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Piracy News & Commentary

Tactical Adaptation

It is a fact of war--and of life in general--that tactics inspire countermeasures, which in turn inspire the improvement of tactics, and even new tactics. The principal military response to the Somali pirates has been an increase in naval patrols, and which has initially been successful in reducing the number of successful pirate attacks. But as I pointed out on January 13, the Somali pirates were likely developing new tactics to deal with the increased naval presence, and indeed they were. On January 29 Somali pirates decoyed warships in the Gulf of Aden Maritime Security Patrol Area by attacking three vessels. While the warships were distracted, the pirates seized the LPG tanker Longchamp. It should be noted that the Longchamp, although transiting Maritime Security Patrol Area, was not registered for EU Navfor protection and was twenty miles behind the scheduled transit. Whether this would have made a difference is unknown. As a high-risk vessel (liquid petroleum gas cargo, low freeboard), patrol warships would have kept a close watch on it, had it been registered.


Given its apparent initial success, the tactic will likely be used again. There is nothing new about the tactic: distraction or diversion are commonplace throughout the history of warfare and armed confrontation, not to mention in business and sport. Warship captains and crews as well as military planners must be alert not only to the possibility of such tactics, but also to the development of new pirate tactics (or the re-emergence of old ones) as new anti-piracy tactics and measures are instituted.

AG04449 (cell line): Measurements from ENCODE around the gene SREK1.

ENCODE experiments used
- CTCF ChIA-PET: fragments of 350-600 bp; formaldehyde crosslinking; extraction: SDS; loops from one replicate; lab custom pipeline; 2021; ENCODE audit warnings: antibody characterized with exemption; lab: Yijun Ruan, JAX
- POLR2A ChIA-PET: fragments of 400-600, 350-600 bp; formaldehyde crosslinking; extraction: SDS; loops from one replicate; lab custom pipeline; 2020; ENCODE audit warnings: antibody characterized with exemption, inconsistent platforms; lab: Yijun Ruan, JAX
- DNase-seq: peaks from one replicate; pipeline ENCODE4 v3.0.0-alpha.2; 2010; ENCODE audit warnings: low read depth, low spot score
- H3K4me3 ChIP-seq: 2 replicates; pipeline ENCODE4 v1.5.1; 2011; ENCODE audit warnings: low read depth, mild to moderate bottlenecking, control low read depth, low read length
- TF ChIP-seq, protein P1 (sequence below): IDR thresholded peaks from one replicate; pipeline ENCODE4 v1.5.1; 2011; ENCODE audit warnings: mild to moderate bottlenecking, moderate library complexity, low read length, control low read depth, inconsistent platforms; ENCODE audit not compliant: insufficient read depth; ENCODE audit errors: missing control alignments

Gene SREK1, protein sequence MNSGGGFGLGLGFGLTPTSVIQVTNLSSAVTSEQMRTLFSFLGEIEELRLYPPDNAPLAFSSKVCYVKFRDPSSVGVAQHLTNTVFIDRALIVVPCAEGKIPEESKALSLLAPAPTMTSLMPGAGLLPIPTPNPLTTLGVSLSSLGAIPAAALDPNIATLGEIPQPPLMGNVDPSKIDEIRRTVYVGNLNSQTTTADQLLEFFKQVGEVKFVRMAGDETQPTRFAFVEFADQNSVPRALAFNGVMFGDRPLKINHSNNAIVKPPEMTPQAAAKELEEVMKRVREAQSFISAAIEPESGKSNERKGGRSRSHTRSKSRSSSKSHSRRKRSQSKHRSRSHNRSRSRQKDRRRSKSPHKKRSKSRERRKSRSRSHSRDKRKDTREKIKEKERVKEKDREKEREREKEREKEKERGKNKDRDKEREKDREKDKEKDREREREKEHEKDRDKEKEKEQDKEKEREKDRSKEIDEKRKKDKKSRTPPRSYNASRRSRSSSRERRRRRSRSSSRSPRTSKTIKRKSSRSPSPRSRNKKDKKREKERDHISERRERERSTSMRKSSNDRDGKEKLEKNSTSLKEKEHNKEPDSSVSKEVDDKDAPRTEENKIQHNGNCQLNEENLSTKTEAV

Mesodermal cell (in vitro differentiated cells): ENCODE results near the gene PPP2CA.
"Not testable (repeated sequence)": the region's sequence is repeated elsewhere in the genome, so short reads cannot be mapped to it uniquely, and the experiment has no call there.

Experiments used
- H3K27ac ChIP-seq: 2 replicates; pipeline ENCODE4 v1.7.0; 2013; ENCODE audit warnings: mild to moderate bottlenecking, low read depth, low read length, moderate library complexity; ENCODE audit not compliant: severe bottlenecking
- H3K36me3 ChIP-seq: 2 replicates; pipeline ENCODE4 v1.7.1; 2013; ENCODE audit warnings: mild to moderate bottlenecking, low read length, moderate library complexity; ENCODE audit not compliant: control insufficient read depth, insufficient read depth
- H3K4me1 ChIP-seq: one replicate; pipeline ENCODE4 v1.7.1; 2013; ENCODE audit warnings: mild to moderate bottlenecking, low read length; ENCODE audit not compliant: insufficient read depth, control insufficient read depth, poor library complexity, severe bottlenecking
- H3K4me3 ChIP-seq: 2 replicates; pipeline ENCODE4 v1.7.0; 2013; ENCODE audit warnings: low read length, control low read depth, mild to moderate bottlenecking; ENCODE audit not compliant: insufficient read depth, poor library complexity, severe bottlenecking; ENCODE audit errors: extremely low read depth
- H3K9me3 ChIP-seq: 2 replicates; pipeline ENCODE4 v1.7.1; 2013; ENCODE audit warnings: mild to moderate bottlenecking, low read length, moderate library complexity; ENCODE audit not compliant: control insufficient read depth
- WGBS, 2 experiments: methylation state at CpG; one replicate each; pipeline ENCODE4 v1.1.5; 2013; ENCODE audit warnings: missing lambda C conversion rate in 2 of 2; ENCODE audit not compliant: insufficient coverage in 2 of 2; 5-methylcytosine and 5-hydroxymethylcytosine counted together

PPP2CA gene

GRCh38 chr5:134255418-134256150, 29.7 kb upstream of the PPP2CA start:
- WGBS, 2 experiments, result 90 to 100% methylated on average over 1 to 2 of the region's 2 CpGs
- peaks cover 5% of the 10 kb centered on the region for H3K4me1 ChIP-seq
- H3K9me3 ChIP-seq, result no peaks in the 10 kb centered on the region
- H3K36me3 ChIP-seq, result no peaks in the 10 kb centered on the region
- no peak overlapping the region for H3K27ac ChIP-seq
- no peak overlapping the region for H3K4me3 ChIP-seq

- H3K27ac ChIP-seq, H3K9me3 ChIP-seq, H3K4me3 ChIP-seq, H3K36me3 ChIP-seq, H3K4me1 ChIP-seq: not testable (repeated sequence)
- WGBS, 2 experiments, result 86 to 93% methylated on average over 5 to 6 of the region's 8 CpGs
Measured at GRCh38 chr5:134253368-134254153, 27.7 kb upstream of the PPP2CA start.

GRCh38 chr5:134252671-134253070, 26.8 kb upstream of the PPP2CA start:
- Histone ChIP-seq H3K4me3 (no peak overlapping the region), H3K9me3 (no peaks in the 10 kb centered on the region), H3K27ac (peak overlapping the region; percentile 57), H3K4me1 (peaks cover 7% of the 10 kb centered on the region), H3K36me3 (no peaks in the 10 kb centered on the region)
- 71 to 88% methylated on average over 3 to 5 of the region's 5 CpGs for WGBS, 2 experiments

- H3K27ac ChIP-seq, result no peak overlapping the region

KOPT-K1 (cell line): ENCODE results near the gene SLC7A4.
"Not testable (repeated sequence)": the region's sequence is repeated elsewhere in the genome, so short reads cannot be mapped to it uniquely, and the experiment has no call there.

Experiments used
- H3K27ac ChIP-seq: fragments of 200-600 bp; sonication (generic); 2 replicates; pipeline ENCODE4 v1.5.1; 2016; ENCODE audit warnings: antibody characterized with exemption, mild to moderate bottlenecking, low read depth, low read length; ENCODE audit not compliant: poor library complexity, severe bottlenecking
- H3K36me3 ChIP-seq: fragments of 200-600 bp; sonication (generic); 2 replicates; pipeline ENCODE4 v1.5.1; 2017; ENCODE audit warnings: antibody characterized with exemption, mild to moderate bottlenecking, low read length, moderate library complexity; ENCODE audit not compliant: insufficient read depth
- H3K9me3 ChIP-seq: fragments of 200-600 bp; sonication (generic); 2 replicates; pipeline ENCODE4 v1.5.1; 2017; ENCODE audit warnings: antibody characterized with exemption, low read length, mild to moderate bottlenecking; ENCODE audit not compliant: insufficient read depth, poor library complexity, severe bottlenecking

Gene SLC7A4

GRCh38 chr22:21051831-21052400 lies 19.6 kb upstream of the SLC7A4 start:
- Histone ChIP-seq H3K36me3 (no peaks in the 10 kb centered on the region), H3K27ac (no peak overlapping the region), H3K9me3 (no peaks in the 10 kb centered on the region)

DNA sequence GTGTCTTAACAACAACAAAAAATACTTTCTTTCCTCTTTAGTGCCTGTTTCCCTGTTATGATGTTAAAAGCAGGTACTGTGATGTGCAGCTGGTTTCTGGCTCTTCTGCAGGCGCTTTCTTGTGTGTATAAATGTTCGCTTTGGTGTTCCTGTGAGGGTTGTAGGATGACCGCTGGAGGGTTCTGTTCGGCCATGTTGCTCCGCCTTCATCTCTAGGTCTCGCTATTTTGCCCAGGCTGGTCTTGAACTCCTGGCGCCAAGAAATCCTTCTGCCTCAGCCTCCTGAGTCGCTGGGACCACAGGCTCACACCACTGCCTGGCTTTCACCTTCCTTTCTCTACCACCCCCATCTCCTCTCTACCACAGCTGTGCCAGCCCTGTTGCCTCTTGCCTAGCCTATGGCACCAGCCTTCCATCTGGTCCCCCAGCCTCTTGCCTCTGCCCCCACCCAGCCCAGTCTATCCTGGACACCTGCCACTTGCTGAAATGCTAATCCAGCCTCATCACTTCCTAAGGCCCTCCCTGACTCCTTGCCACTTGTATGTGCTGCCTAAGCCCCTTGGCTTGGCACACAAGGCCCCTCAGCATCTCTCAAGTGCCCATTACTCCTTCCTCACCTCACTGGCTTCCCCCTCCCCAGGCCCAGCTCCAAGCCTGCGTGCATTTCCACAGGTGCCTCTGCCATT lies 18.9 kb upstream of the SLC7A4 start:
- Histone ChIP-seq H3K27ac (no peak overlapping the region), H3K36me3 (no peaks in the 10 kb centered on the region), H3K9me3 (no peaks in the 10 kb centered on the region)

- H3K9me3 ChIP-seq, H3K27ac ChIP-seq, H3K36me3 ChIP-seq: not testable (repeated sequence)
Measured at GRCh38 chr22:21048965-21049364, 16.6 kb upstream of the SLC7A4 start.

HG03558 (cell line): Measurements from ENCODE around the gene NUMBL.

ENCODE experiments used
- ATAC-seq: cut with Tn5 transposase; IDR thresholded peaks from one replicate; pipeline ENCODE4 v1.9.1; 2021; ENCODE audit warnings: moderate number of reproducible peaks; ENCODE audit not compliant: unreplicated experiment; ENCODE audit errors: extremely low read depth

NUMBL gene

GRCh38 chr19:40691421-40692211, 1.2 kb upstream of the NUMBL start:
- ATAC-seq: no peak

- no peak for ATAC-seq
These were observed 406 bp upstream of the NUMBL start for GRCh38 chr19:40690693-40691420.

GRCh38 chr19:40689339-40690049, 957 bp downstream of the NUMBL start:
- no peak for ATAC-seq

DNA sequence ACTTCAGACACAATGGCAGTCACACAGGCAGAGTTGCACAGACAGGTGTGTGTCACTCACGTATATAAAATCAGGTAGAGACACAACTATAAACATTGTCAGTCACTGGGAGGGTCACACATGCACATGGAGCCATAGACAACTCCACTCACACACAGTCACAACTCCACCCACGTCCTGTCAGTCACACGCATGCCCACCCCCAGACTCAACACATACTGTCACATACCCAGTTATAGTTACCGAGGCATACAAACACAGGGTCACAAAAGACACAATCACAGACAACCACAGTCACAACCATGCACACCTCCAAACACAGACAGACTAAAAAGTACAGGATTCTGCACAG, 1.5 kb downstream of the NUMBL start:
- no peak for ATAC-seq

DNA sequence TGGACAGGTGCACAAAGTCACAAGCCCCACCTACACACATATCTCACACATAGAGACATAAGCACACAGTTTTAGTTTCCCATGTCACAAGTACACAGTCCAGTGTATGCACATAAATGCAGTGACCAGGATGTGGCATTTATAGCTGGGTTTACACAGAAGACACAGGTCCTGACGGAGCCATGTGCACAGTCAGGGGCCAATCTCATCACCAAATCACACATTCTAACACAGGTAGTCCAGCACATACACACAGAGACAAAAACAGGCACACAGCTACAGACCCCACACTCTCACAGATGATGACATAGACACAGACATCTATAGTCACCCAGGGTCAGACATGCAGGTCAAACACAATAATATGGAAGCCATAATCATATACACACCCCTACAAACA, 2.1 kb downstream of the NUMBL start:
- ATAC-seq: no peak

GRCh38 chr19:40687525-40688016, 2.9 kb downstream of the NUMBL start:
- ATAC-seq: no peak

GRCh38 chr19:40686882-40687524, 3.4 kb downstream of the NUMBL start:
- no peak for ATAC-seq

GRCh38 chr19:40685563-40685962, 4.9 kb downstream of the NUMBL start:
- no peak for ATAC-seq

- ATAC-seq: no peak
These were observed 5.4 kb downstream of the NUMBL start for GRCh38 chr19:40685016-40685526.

In related news, various news agencies reported on February 5 that Somali pirates have released the MV Faina after payment of a $3.6 million ransom. The capture of the vessel by pirates was particularly notable for the cargo aboard, which included tanks and other weapons. The cargo’s ultimate original destination remains in dispute. Kenya claims the arms were being shipped to support its military forces, although documents aboard have been claimed to suggest that they were intended for South Sudan.


As was almost certain, a ransom was indeed paid, via airdrop, to release the chemical tanker Biscaglia. (MarineLog).


Two Cameroon-flagged fishing trawlers were attacked by pirates in Camaroonian waters on January 24. The Greek captain of one of the trawlers was hit by gunfire and later died of his wounds. (Lloyd’s). The Gulf of Guinea is a noted piracy hotspot.
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